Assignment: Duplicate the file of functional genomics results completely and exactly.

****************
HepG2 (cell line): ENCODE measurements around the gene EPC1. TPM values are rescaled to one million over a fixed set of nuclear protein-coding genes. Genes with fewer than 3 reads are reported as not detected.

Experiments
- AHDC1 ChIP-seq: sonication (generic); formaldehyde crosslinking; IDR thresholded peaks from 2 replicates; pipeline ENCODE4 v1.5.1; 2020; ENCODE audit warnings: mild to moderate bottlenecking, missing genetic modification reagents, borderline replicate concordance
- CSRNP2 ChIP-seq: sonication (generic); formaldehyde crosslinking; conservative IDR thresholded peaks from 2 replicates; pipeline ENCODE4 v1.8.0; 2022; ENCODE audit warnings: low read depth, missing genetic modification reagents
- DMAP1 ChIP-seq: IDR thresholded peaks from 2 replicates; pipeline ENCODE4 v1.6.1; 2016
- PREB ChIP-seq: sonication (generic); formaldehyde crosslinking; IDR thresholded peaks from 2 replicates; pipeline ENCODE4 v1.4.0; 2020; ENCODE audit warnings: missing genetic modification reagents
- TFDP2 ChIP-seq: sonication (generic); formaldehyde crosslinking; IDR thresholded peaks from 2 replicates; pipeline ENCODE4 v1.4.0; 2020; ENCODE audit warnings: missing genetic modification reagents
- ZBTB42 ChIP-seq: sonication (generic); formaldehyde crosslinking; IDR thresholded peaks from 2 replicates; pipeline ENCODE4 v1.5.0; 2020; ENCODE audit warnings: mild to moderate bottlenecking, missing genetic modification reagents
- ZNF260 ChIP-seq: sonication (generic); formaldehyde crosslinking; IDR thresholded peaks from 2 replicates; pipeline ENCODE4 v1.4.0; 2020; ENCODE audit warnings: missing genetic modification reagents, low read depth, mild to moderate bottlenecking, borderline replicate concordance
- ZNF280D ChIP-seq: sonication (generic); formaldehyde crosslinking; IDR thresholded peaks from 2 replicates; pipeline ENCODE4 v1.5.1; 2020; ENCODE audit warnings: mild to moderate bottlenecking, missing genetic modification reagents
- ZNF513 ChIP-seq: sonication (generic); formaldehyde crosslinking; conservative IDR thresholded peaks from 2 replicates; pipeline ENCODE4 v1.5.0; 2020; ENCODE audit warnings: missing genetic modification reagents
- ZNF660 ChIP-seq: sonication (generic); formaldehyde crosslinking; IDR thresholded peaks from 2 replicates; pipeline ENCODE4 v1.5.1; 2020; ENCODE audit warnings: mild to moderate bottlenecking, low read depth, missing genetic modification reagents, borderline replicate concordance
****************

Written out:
HepG2 (cell line): ENCODE measurements around the gene EPC1. TPM values are rescaled to one million over a fixed set of nuclear protein-coding genes. Genes with fewer than 3 reads are reported as not detected.

Experiments
- AHDC1 ChIP-seq: sonication (generic); formaldehyde crosslinking; IDR thresholded peaks from 2 replicates; pipeline ENCODE4 v1.5.1; 2020; ENCODE audit warnings: mild to moderate bottlenecking, missing genetic modification reagents, borderline replicate concordance
- CSRNP2 ChIP-seq: sonication (generic); formaldehyde crosslinking; conservative IDR thresholded peaks from 2 replicates; pipeline ENCODE4 v1.8.0; 2022; ENCODE audit warnings: low read depth, missing genetic modification reagents
- DMAP1 ChIP-seq: IDR thresholded peaks from 2 replicates; pipeline ENCODE4 v1.6.1; 2016
- PREB ChIP-seq: sonication (generic); formaldehyde crosslinking; IDR thresholded peaks from 2 replicates; pipeline ENCODE4 v1.4.0; 2020; ENCODE audit warnings: missing genetic modification reagents
- TFDP2 ChIP-seq: sonication (generic); formaldehyde crosslinking; IDR thresholded peaks from 2 replicates; pipeline ENCODE4 v1.4.0; 2020; ENCODE audit warnings: missing genetic modification reagents
- ZBTB42 ChIP-seq: sonication (generic); formaldehyde crosslinking; IDR thresholded peaks from 2 replicates; pipeline ENCODE4 v1.5.0; 2020; ENCODE audit warnings: mild to moderate bottlenecking, missing genetic modification reagents
- ZNF260 ChIP-seq: sonication (generic); formaldehyde crosslinking; IDR thresholded peaks from 2 replicates; pipeline ENCODE4 v1.4.0; 2020; ENCODE audit warnings: missing genetic modification reagents, low read depth, mild to moderate bottlenecking, borderline replicate concordance
- ZNF280D ChIP-seq: sonication (generic); formaldehyde crosslinking; IDR thresholded peaks from 2 replicates; pipeline ENCODE4 v1.5.1; 2020; ENCODE audit warnings: mild to moderate bottlenecking, missing genetic modification reagents
- ZNF513 ChIP-seq: sonication (generic); formaldehyde crosslinking; conservative IDR thresholded peaks from 2 replicates; pipeline ENCODE4 v1.5.0; 2020; ENCODE audit warnings: missing genetic modification reagents
- ZNF660 ChIP-seq: sonication (generic); formaldehyde crosslinking; IDR thresholded peaks from 2 replicates; pipeline ENCODE4 v1.5.1; 2020; ENCODE audit warnings: mild to moderate bottlenecking, low read depth, missing genetic modification reagents, borderline replicate concordance